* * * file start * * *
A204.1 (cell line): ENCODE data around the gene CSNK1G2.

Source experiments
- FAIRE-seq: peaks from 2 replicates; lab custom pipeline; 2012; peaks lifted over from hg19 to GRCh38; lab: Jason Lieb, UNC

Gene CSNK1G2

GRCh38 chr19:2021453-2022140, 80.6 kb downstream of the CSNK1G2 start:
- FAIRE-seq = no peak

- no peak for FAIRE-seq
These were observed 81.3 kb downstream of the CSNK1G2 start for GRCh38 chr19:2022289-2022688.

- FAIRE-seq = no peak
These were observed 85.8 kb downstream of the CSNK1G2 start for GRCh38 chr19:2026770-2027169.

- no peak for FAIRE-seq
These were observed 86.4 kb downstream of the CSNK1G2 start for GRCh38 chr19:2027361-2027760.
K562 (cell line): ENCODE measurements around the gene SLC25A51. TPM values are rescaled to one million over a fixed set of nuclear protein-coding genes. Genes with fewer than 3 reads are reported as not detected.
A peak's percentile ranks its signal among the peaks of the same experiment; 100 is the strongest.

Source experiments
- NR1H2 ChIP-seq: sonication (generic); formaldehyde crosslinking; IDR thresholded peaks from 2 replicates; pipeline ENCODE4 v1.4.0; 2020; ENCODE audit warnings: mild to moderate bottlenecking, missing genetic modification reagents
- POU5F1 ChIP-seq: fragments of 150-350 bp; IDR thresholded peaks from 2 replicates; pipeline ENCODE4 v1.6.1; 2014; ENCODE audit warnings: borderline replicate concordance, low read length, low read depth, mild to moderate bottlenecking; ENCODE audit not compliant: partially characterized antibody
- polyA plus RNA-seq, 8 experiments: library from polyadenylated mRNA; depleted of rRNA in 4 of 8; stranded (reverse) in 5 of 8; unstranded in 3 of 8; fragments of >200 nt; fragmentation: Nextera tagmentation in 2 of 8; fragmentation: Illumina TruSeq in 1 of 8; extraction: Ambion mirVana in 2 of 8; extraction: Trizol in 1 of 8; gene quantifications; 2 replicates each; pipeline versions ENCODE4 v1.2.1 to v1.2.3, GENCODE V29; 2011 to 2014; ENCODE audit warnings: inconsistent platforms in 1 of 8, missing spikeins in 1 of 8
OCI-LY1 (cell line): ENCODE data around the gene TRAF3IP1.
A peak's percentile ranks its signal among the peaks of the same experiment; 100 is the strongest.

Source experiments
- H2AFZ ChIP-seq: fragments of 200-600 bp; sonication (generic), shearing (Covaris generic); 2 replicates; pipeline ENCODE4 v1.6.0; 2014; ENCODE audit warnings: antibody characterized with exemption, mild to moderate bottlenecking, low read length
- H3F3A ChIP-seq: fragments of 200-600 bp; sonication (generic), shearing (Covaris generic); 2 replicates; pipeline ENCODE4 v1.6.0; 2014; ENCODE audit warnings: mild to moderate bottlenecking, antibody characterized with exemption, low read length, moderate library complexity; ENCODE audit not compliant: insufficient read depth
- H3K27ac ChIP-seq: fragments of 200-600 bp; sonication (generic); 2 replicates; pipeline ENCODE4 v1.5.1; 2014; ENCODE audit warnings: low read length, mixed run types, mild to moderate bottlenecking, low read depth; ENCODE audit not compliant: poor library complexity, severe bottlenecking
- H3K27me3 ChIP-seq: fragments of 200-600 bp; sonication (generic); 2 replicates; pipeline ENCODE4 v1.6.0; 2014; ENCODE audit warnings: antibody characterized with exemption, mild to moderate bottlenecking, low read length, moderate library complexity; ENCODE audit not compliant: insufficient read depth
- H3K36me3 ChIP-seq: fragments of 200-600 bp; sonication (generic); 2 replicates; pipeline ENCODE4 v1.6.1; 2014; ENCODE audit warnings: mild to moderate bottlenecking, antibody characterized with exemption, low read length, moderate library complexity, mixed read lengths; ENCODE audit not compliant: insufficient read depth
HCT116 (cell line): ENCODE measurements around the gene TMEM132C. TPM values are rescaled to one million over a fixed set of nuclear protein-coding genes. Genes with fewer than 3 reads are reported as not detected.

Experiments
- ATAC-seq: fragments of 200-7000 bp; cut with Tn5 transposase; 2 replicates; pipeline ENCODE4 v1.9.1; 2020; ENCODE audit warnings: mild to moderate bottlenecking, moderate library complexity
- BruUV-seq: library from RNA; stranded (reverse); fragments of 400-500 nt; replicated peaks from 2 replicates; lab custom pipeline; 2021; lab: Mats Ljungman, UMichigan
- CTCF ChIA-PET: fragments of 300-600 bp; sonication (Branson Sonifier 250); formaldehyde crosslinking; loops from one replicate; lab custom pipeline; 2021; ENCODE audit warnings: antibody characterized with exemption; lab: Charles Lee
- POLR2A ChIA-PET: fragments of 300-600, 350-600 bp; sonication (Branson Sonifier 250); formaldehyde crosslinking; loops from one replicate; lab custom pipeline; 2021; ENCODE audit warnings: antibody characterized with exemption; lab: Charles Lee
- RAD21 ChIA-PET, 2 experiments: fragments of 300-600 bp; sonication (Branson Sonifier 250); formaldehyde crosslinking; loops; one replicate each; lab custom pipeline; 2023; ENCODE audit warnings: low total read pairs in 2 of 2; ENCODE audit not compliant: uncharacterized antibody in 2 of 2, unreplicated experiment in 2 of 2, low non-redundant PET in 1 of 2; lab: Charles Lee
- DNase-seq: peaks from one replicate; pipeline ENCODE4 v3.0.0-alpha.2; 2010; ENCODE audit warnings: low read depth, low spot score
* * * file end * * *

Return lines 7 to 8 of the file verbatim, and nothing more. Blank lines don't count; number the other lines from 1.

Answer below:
- no peak for FAIRE-seq
These were observed 81.3 kb downstream of the CSNK1G2 start for GRCh38 chr19:2022289-2022688.